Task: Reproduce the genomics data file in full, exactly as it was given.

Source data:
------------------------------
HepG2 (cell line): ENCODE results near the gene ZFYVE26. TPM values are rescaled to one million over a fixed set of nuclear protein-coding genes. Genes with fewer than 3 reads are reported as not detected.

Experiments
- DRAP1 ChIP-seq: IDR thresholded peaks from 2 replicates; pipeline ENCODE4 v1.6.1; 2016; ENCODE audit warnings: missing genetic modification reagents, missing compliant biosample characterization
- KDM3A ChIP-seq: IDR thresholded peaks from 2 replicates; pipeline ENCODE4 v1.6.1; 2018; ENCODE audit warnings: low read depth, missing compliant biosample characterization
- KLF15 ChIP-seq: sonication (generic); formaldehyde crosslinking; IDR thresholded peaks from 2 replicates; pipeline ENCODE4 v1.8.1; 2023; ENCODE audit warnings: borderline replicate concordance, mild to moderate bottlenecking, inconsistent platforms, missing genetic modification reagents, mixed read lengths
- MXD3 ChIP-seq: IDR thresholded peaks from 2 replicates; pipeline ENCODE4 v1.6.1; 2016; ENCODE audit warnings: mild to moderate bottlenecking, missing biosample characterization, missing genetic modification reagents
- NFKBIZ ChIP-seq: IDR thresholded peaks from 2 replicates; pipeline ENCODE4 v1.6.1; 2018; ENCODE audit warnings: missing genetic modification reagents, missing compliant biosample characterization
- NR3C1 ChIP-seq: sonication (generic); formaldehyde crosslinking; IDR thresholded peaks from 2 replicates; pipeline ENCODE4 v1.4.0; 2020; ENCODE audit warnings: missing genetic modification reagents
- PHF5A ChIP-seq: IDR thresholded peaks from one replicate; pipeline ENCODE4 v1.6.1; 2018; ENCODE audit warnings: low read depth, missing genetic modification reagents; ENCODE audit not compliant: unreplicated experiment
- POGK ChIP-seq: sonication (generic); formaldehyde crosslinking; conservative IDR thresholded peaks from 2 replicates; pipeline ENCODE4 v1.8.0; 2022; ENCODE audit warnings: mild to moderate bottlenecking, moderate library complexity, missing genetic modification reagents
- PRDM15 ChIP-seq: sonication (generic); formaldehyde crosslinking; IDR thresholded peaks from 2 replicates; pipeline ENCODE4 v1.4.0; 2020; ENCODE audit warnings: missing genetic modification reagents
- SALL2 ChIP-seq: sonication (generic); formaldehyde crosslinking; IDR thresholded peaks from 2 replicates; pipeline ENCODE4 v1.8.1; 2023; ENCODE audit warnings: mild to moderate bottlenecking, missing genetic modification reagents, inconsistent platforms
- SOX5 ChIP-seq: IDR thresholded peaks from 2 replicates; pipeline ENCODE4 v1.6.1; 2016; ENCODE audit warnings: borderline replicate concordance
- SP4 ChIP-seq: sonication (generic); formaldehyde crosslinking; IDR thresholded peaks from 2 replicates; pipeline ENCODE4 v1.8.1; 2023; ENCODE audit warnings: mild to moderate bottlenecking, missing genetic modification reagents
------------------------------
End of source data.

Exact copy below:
HepG2 (cell line): ENCODE results near the gene ZFYVE26. TPM values are rescaled to one million over a fixed set of nuclear protein-coding genes. Genes with fewer than 3 reads are reported as not detected.

Experiments
- DRAP1 ChIP-seq: IDR thresholded peaks from 2 replicates; pipeline ENCODE4 v1.6.1; 2016; ENCODE audit warnings: missing genetic modification reagents, missing compliant biosample characterization
- KDM3A ChIP-seq: IDR thresholded peaks from 2 replicates; pipeline ENCODE4 v1.6.1; 2018; ENCODE audit warnings: low read depth, missing compliant biosample characterization
- KLF15 ChIP-seq: sonication (generic); formaldehyde crosslinking; IDR thresholded peaks from 2 replicates; pipeline ENCODE4 v1.8.1; 2023; ENCODE audit warnings: borderline replicate concordance, mild to moderate bottlenecking, inconsistent platforms, missing genetic modification reagents, mixed read lengths
- MXD3 ChIP-seq: IDR thresholded peaks from 2 replicates; pipeline ENCODE4 v1.6.1; 2016; ENCODE audit warnings: mild to moderate bottlenecking, missing biosample characterization, missing genetic modification reagents
- NFKBIZ ChIP-seq: IDR thresholded peaks from 2 replicates; pipeline ENCODE4 v1.6.1; 2018; ENCODE audit warnings: missing genetic modification reagents, missing compliant biosample characterization
- NR3C1 ChIP-seq: sonication (generic); formaldehyde crosslinking; IDR thresholded peaks from 2 replicates; pipeline ENCODE4 v1.4.0; 2020; ENCODE audit warnings: missing genetic modification reagents
- PHF5A ChIP-seq: IDR thresholded peaks from one replicate; pipeline ENCODE4 v1.6.1; 2018; ENCODE audit warnings: low read depth, missing genetic modification reagents; ENCODE audit not compliant: unreplicated experiment
- POGK ChIP-seq: sonication (generic); formaldehyde crosslinking; conservative IDR thresholded peaks from 2 replicates; pipeline ENCODE4 v1.8.0; 2022; ENCODE audit warnings: mild to moderate bottlenecking, moderate library complexity, missing genetic modification reagents
- PRDM15 ChIP-seq: sonication (generic); formaldehyde crosslinking; IDR thresholded peaks from 2 replicates; pipeline ENCODE4 v1.4.0; 2020; ENCODE audit warnings: missing genetic modification reagents
- SALL2 ChIP-seq: sonication (generic); formaldehyde crosslinking; IDR thresholded peaks from 2 replicates; pipeline ENCODE4 v1.8.1; 2023; ENCODE audit warnings: mild to moderate bottlenecking, missing genetic modification reagents, inconsistent platforms
- SOX5 ChIP-seq: IDR thresholded peaks from 2 replicates; pipeline ENCODE4 v1.6.1; 2016; ENCODE audit warnings: borderline replicate concordance
- SP4 ChIP-seq: sonication (generic); formaldehyde crosslinking; IDR thresholded peaks from 2 replicates; pipeline ENCODE4 v1.8.1; 2023; ENCODE audit warnings: mild to moderate bottlenecking, missing genetic modification reagents